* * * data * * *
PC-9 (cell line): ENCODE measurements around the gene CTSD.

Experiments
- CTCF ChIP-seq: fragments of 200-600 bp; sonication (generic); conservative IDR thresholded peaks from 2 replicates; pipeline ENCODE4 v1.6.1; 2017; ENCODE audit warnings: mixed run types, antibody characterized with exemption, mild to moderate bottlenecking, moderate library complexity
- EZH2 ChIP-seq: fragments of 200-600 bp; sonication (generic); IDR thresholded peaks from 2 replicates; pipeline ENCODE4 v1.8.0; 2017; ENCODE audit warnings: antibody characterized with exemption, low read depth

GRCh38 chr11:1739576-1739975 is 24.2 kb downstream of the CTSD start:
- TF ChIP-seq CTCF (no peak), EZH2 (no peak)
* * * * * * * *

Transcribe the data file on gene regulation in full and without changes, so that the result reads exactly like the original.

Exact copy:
PC-9 (cell line): ENCODE measurements around the gene CTSD.

Experiments
- CTCF ChIP-seq: fragments of 200-600 bp; sonication (generic); conservative IDR thresholded peaks from 2 replicates; pipeline ENCODE4 v1.6.1; 2017; ENCODE audit warnings: mixed run types, antibody characterized with exemption, mild to moderate bottlenecking, moderate library complexity
- EZH2 ChIP-seq: fragments of 200-600 bp; sonication (generic); IDR thresholded peaks from 2 replicates; pipeline ENCODE4 v1.8.0; 2017; ENCODE audit warnings: antibody characterized with exemption, low read depth

GRCh38 chr11:1739576-1739975 is 24.2 kb downstream of the CTSD start:
- TF ChIP-seq CTCF (no peak), EZH2 (no peak)